On Tuesday, July 13, 2021, a group of 17 UW-Green Bay staff, students, and volunteers gathered to cut and remove the invasive Phgragmites australis from the marsh study area at Barkhausen Waterfowl Preserve. Phragmites is a very aggressive wetland grass that has taken over many wetlands throughout our region, outcompeting vital native species. The marsh study area is used for environmental education programs for visitors and is part of the Green Bay west shore wild rice restoration project. Managing the invasive species at this site not only slows its spread, but it also frees up critical space and nutrients within the habitat for native plant species.
Wild rice is of particular interest, as it used to be naturally prevalent throughout this region. Habitat degradation over the years unfortunately caused wild rice to be lost from many ecosystems, and the goal of the Green Bay west shore wild rice restoration is to help it return to the plant community. Protecting the wild rice is of great importance due to its important role in Native American culture, as well as the high nutritional value and habitat that it provides for waterfowl.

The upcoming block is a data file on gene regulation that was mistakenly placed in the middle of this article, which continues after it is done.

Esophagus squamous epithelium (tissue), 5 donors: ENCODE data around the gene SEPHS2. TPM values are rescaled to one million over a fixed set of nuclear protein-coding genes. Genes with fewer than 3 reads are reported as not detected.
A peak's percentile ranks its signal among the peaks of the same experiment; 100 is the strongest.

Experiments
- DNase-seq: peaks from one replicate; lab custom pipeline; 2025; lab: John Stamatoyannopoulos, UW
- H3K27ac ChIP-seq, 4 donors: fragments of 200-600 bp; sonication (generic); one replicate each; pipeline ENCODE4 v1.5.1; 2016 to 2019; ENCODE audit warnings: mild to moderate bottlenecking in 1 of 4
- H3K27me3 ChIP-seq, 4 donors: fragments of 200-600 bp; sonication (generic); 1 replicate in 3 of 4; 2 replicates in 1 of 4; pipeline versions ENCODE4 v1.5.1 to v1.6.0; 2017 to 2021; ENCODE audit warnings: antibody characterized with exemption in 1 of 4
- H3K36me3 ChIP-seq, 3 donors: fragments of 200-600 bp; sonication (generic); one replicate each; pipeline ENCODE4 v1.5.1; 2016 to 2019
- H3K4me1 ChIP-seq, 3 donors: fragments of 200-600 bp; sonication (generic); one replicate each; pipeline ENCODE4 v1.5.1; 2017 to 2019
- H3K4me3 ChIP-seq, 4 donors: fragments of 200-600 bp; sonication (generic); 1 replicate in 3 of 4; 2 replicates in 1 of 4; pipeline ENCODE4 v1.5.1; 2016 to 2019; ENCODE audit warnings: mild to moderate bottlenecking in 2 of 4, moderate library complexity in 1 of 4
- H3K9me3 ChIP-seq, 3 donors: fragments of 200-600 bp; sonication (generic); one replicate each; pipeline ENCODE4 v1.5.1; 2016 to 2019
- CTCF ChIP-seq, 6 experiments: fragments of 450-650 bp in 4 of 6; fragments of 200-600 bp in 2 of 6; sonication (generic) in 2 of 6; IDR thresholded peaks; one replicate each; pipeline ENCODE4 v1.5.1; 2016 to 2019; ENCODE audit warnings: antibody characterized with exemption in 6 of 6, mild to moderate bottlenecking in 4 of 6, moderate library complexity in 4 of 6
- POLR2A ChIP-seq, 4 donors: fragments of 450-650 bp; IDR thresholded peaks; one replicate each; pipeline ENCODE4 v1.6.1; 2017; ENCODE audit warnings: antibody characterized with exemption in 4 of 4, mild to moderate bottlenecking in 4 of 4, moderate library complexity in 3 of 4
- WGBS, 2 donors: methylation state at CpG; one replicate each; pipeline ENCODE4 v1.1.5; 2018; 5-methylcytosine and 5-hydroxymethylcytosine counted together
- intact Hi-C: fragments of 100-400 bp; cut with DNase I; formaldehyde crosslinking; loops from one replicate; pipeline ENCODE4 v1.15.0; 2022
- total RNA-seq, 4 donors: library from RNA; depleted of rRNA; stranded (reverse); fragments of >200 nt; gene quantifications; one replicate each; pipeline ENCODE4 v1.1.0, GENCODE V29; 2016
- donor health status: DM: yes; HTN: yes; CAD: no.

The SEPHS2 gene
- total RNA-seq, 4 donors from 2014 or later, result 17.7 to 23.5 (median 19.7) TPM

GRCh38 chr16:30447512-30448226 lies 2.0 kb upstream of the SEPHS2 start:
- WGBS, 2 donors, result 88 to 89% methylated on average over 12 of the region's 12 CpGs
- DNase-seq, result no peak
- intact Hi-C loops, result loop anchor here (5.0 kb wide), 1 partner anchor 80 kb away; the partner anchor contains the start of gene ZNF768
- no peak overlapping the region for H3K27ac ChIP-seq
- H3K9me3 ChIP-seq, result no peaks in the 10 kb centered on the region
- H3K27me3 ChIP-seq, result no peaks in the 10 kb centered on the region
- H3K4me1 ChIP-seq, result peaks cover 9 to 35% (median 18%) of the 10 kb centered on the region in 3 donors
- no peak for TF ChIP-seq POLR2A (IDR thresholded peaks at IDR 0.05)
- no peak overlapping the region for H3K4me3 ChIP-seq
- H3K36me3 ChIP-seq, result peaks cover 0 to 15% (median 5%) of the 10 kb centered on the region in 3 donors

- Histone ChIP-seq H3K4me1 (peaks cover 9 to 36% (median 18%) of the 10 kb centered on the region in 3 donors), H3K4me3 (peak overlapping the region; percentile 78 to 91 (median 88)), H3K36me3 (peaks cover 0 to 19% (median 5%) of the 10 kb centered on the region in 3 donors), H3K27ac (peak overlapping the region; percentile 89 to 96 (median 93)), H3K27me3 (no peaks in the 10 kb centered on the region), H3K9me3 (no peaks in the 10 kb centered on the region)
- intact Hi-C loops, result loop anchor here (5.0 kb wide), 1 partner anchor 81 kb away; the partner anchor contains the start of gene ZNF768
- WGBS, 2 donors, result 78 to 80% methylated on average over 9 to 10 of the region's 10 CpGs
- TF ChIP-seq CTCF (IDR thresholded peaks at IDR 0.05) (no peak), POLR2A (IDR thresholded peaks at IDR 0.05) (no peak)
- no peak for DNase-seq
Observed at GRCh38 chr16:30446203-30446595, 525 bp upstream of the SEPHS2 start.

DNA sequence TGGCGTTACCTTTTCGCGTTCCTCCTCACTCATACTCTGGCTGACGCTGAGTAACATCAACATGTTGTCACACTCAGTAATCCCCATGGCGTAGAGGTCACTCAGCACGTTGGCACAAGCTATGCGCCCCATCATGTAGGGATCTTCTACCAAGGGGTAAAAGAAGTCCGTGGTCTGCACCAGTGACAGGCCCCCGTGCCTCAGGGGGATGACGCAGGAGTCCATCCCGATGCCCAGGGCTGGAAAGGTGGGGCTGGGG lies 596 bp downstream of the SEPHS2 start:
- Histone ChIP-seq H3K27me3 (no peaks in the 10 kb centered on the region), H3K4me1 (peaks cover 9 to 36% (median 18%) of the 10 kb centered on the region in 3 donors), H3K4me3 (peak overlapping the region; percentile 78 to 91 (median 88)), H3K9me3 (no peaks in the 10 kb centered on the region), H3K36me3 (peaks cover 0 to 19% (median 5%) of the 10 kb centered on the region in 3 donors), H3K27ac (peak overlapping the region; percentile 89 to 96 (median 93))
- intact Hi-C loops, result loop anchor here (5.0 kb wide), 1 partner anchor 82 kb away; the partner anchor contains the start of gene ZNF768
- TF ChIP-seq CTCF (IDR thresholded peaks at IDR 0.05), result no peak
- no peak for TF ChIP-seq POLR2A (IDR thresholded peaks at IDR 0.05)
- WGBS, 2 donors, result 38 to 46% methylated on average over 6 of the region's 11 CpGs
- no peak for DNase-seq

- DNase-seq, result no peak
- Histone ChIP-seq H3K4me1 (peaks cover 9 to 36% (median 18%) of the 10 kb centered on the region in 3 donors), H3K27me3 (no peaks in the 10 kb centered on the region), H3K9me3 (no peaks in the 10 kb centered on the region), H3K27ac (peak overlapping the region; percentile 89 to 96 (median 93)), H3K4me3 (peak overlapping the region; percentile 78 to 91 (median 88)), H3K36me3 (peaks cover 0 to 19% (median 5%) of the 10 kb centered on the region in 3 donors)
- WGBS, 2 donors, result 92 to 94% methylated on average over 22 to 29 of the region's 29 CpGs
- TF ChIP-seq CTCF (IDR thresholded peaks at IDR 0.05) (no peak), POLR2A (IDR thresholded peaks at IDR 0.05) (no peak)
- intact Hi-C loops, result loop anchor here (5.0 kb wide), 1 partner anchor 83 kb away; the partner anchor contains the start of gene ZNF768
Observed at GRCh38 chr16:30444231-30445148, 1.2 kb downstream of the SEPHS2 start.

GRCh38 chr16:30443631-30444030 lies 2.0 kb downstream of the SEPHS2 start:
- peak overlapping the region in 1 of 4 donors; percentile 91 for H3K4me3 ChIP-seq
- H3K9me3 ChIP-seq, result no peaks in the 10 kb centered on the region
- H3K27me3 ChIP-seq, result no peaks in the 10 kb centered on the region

The Phragmites removal efforts began near the observation deck and moved North, as the newly seeded wild rice is prominent in this area. The majority of the volunteers used shovels to spade the Phragmites just above and below the shoreline, while others performed underwater cuttings and post-cutting herbicide treatments. This treatment consisted of ~16oz of 5% Polaris (active ingredient: imazapyr) applied by certified applicators under a permit through the Aquatic Plant Management program at Wisconsin DNR. Volunteers worked hard for 3.5 hours to help restore the area, while being cautious to not disturb the wild rice.
Despite the humid and buggy conditions, the group successfully managed to cut and remove 17 large garbage bags worth of Phragmites plant material, which were brought back to UW-Green Bay. They will be left out in the sun for around three weeks before a dry weight will be taken once the plant material is no longer viable. Overall, around 0.3 acres of the wetland were either cleared or reduced the density of Phragmites, which will have a significant impact on the wild rice and the marsh study area as a whole. Special thanks to the volunteers who participated!